Austrian Post has laid the right tracks for vehicle fleet sustainability in the haulage and logistics industry with its future-oriented strategy.

The discussion about the sustainability of the automobile industry is currently going in different directions. From e-vehicles to hydrogen or renewable energy fuelled transport, there’s a lot to consider:  The CO2 balance should not only consider local emissions, but also pollutants during production, the logistics chain, and recycling.  In various calculations it can be shown that an electric car has lower emissions than a combustion engine after about four years of operation. While other studies show that a medium-sized electric car in Europe emits about two-thirds less harmful greenhouse gases than a combustion engine. With pure green electricity, the values are even higher.

In addition to these considerations, the charging infrastructure for electric vehicles in many countries is currently still under construction and is therefore often a factor that prevents companies purchasing e-vehicles for their fleets.  For example, if we assume the charging process of an electric car takes about six times as long as filling up at the pump, 100,000 public charging units would have to be available for Austria alone to satisfy the needs of business and the public. Currently Austria has only about 20% of this requirement.

Austrian Post has laid the right tracks for vehicle fleet sustainability in the haulage and logistics industry with its future-oriented strategy:

  • It is not only equipping its fleet for electric or hydrogen mobility, but it is also ensuring its vehicles can be charged or fuelled enroute.  Furthermore, to guarantee the fleet is still driving efficiently, it makes sure the routes are also optimised
  • Its use of muscle power or partial muscle power, leads to an even greater CO2 reduction.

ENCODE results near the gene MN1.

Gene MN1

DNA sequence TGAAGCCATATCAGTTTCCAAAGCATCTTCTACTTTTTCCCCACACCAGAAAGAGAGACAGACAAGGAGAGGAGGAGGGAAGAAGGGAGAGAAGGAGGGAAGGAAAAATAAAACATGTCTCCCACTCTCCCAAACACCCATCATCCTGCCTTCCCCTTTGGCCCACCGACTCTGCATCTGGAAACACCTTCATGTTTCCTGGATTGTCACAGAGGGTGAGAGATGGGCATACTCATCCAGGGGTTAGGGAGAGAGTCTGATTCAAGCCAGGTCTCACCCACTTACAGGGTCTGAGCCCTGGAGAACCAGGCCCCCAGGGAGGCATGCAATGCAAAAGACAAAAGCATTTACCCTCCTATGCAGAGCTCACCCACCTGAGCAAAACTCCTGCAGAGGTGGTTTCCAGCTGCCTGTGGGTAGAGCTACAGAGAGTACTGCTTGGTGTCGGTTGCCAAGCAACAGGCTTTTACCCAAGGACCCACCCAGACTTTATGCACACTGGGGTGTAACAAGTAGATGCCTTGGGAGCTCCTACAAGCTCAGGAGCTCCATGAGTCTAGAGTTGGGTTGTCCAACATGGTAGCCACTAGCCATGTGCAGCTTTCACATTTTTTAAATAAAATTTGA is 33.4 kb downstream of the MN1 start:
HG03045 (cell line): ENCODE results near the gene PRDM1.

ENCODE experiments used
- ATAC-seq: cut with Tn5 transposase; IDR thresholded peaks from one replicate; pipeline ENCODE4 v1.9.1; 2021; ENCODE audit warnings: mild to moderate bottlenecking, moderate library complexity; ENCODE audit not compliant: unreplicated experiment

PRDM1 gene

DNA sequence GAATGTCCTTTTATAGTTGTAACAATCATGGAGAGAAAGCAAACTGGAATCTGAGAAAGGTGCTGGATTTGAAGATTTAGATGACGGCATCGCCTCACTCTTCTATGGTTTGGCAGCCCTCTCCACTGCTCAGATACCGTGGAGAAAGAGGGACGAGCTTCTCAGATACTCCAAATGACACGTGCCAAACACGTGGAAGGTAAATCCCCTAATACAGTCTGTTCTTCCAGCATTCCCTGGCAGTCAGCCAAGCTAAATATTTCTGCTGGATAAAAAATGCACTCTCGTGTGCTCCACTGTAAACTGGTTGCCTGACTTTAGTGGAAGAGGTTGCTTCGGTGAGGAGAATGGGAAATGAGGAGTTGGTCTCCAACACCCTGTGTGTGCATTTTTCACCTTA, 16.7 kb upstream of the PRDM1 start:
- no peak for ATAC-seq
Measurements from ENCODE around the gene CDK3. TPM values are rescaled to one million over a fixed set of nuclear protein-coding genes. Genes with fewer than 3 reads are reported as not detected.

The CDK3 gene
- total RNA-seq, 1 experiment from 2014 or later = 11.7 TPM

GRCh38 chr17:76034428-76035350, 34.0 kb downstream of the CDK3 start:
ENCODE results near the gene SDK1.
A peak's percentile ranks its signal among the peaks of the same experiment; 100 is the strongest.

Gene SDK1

• In the light commercial vehicle sector, Austrian Post is only using electric vehicles, and for heavy transport, the company is experimenting with hydrogen.
  • The issue of noise pollution also plays a major role in the Post’s field of activity. By operating electric vehicles or using vehicles powered by muscle power, noise pollution is massively reduced.

With this future-oriented use of alternative mobility, Austrian Post has steered its fleet towards sustainability.

Common car fleet pitfalls to avoid.

For vehicle fleets, it is important to keep an eye on the overall risk costs. In addition to passing on the costs to insurance companies, risk-reducing measures are particularly useful. By analysing individual damage lists, one can determine the frequency of different types of risks and react accordingly. Based on our experience, we have identified the following recurring problems:

  • Distraction by mobile phone: Thanks to hands-free systems, talking on the phone is no longer so critical, but the transmission of text messages or the use of the mobile phone as a navigation device (e.g. looking at the mobile phone display for the correct route) have increased enormously.
  • Visual impairment: If the driver wears corrective glasses or contact lenses for long-sightedness for example, it can be difficult to read the directions on maps or satellite navigation systems whilst driving. Theoretically, unless he/she has bifocals, he/she may have to switch between reading glasses and long-distance glasses. This leads either to a distraction when switching glasses, or to reduced visibility when reading the device without glasses.
  • Utilising the right vehicle for the job: This is especially an issue in the commercial vehicle sector, where loads must be delivered efficiently and economically. If you provide a vehicle that is too large, it could cause manoeuvring and parking problems for the driver. According to our findings, manoeuvring and parking activities are the most frequent cause of damage for commercial vehicle traffic. Many vehicles are equipped with parking sensors or cameras, however, where time and little space are at stake, these helpers are often ignored. With smaller vehicles, parking and manoeuvrability become easier, but then the economic savings and efficiency are lost.